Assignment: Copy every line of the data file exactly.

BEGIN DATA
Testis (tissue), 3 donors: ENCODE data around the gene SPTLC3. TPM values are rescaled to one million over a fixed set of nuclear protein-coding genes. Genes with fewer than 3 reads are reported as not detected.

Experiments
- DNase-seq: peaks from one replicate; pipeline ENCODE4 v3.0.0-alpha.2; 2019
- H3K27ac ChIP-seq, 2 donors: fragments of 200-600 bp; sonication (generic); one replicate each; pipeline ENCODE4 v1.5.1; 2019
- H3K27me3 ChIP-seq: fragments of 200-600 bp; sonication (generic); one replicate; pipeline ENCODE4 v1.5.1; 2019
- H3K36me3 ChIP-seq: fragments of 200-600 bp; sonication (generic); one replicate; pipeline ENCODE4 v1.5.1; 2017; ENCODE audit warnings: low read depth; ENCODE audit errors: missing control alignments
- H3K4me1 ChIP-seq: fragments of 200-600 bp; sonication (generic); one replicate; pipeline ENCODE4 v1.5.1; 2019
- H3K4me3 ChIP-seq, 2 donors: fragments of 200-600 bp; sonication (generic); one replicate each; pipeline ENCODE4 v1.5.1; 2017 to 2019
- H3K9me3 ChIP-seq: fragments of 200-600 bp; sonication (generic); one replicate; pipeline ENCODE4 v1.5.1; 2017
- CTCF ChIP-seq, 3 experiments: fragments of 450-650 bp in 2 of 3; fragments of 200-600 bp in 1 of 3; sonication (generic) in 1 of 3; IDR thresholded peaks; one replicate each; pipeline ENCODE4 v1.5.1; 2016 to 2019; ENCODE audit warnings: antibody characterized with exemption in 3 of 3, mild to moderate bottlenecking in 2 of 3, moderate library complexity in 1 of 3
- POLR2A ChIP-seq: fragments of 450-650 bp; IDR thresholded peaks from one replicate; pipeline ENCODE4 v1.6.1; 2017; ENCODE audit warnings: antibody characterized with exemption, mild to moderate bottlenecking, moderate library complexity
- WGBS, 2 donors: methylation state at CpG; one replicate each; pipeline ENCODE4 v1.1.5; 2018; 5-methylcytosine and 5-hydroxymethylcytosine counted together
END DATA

Testis (tissue), 3 donors: ENCODE data around the gene SPTLC3. TPM values are rescaled to one million over a fixed set of nuclear protein-coding genes. Genes with fewer than 3 reads are reported as not detected.

Experiments
- DNase-seq: peaks from one replicate; pipeline ENCODE4 v3.0.0-alpha.2; 2019
- H3K27ac ChIP-seq, 2 donors: fragments of 200-600 bp; sonication (generic); one replicate each; pipeline ENCODE4 v1.5.1; 2019
- H3K27me3 ChIP-seq: fragments of 200-600 bp; sonication (generic); one replicate; pipeline ENCODE4 v1.5.1; 2019
- H3K36me3 ChIP-seq: fragments of 200-600 bp; sonication (generic); one replicate; pipeline ENCODE4 v1.5.1; 2017; ENCODE audit warnings: low read depth; ENCODE audit errors: missing control alignments
- H3K4me1 ChIP-seq: fragments of 200-600 bp; sonication (generic); one replicate; pipeline ENCODE4 v1.5.1; 2019
- H3K4me3 ChIP-seq, 2 donors: fragments of 200-600 bp; sonication (generic); one replicate each; pipeline ENCODE4 v1.5.1; 2017 to 2019
- H3K9me3 ChIP-seq: fragments of 200-600 bp; sonication (generic); one replicate; pipeline ENCODE4 v1.5.1; 2017
- CTCF ChIP-seq, 3 experiments: fragments of 450-650 bp in 2 of 3; fragments of 200-600 bp in 1 of 3; sonication (generic) in 1 of 3; IDR thresholded peaks; one replicate each; pipeline ENCODE4 v1.5.1; 2016 to 2019; ENCODE audit warnings: antibody characterized with exemption in 3 of 3, mild to moderate bottlenecking in 2 of 3, moderate library complexity in 1 of 3
- POLR2A ChIP-seq: fragments of 450-650 bp; IDR thresholded peaks from one replicate; pipeline ENCODE4 v1.6.1; 2017; ENCODE audit warnings: antibody characterized with exemption, mild to moderate bottlenecking, moderate library complexity
- WGBS, 2 donors: methylation state at CpG; one replicate each; pipeline ENCODE4 v1.1.5; 2018; 5-methylcytosine and 5-hydroxymethylcytosine counted together